Feelings: Many people feel interested and challenged at this stage. The agonizing part of choosing what to research is over and the task of finding the specific information you need is more like solving a puzzle or going on a treasure hunt. If any part of this process is going to be fun, this is the part.
Thoughts and Actions: Follow the steps below to get an idea of things you should be thinkingabout and doing, and some of the strategies which will help. Note the type of information search you should be doing at this stage.
Steps for Gathering Information
Your information search at this stage is focused and specific, and you're keeping a careful record of what you find. Instead of the square mile of land to explore, you've roped off half an acre. You're walking it systematically, bending down now and then to pick up something and chuck it in your backpack, then recording in your notebook what you found and where you found it.
This is the step most people think of when they think of "library research." It's a hunt for information in any available form (book, periodical, CD, video, internet) which is pertinent to your chosen focus. Once you know the focus of your research, there are lots of tools and strategies to help you find and collect the information you need.
Your information search should be focused and specific, but pay careful attention to serendipity (finding, by chance, valuable things you weren't even looking for). Keep your mind open to continue learning about your focused topic.
Now is the time to carefully record your sources in the bibliographic format required by your instructor. Every piece of information you collect should have bibliographic information written down before you leave the library. See the links to Citing Sources for information on how and when to use quotation, paraphrase and summary and how to conform to the required styles of citation in different fields of study. You should also pay attention to the quality of the information you find, especially if you're using information you find on the internet. See the linked articles about Interpretation and Evaluation of Information.
Now is also the time to learn the details of using search engines. Many of the sources you will want to use are online, whether in the library or on the internet. See the Info Search section and specifically the Skills for Online Searching article.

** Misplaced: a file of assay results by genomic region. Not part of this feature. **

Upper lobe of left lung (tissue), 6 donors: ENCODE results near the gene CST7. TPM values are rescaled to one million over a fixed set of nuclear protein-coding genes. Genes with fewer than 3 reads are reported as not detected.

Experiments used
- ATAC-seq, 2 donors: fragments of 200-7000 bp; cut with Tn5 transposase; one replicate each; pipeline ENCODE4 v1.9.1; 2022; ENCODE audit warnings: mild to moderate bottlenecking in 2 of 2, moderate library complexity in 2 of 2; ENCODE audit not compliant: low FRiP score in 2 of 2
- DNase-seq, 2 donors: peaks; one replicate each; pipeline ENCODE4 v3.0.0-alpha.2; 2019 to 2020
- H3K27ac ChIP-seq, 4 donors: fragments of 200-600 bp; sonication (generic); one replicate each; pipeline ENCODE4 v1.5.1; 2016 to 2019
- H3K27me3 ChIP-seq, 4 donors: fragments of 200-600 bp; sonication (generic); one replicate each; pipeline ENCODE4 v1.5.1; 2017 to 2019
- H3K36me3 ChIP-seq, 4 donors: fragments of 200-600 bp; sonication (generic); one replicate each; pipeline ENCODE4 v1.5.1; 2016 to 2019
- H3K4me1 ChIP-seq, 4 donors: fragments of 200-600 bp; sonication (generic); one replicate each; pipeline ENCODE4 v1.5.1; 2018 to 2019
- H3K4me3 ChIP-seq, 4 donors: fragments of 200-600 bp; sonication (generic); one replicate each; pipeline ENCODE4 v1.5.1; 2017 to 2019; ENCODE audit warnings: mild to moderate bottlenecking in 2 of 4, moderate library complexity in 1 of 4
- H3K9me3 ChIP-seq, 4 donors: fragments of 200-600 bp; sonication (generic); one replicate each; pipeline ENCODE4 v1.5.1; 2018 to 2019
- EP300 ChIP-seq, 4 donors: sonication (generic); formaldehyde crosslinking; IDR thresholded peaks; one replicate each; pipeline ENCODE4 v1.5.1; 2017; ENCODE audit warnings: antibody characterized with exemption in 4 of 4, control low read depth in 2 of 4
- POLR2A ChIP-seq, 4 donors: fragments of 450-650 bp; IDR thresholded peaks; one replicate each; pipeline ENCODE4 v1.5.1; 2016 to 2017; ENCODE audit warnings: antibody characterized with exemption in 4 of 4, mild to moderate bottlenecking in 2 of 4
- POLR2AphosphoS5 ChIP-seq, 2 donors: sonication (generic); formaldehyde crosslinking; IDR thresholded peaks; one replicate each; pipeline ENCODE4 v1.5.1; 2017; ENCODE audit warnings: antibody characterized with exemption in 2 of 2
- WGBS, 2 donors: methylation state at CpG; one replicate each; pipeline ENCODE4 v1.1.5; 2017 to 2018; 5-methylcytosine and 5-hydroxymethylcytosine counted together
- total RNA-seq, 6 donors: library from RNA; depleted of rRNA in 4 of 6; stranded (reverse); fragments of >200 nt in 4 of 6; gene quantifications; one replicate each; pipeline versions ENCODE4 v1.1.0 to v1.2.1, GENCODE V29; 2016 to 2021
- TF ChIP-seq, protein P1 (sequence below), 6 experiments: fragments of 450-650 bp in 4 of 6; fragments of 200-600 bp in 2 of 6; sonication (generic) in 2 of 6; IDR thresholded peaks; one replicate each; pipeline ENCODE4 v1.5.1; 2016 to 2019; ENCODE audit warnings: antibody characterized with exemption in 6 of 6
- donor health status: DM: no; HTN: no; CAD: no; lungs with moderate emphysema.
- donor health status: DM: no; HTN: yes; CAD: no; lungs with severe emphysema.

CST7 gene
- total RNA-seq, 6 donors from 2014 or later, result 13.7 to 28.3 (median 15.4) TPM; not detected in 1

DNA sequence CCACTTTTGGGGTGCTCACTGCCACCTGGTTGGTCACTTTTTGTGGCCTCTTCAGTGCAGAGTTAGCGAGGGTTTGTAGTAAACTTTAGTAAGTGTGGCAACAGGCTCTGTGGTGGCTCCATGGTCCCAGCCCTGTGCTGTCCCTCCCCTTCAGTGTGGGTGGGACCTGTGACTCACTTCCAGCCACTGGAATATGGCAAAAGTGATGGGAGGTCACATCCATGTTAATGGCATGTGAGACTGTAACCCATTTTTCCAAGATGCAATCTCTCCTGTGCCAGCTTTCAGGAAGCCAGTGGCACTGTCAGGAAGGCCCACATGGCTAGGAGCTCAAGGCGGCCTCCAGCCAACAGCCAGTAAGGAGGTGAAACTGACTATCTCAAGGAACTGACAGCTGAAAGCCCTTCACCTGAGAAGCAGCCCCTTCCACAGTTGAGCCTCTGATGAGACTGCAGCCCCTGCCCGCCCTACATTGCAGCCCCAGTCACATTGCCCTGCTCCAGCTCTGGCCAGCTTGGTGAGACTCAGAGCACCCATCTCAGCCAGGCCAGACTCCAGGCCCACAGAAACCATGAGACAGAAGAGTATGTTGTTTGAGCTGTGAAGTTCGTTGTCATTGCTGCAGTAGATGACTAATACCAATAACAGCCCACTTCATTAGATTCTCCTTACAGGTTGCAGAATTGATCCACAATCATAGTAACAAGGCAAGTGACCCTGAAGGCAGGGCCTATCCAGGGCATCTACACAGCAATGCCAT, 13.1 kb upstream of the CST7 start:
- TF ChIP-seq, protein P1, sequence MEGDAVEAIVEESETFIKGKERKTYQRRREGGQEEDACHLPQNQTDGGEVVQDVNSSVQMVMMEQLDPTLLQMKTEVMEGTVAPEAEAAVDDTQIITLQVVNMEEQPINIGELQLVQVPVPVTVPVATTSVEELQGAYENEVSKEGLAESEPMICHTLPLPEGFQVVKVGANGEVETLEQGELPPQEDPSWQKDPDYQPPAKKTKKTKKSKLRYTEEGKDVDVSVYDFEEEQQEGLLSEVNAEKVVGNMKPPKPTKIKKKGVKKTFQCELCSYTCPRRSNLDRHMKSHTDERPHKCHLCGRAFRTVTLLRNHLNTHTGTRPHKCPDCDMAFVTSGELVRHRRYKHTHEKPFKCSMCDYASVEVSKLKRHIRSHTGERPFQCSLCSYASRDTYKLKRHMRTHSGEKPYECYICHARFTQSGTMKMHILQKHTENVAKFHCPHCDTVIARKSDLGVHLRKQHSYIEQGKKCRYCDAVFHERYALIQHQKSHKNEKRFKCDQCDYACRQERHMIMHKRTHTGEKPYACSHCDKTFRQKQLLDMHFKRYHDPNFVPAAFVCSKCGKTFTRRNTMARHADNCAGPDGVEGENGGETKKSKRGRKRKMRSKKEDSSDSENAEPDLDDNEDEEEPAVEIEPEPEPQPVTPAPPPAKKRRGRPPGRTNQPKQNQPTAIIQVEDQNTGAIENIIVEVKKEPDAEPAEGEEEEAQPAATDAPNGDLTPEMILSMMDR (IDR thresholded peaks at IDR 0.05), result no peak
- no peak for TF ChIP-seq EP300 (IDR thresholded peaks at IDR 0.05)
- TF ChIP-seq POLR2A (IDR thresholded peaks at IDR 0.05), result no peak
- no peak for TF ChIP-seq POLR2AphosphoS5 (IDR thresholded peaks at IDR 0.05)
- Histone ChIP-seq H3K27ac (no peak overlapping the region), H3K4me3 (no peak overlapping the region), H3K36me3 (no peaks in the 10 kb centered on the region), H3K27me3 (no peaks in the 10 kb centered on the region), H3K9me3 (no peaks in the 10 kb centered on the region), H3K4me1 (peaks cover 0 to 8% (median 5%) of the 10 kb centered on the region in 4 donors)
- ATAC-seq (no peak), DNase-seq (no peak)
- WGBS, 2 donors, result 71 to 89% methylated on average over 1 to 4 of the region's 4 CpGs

As you gather information about your focused topic, you may find new information which prompts you to refine, clarify, extend or narrow your focus. Stay flexible and adjust your information search to account for the changes, widening or narrowing your search, or heading down a slightly different path to follow a new lead.
Start organizing your notes into logical groups. You may notice a gap in your research, or a more heavy weighting to one aspect of the subject than what you had intended. Starting to organize as you gather information can save an extra trip to the library. It's better to find the gap now instead of the night before your paper is due (obviously!).
Look through the articles linked under Organizing Information, which includes taking notes, outlining and organizing by mapping, cubing, etc.
The thesis statement is the main point of your paper. The type of thesis statement you'll be making depends a lot on what type of paper you're writing—a report, an issue analysis, an advocacy paper or another type. As you gather specific information and refine your focus, intentionally look for a main point to your findings. Sometimes, a thesis emerges very obviously from the material, and other times you may struggle to bring together the parts into a sensible whole. The tricky part is knowing when to stop gathering information—when do you have enough, and of the right kind? Seeking a main point as you research will help you know when you're done.
Read the linked articles on Thesis statement for guidance.
A+ Research & Writing for high school and college students was created by Kathryn L. Schwartz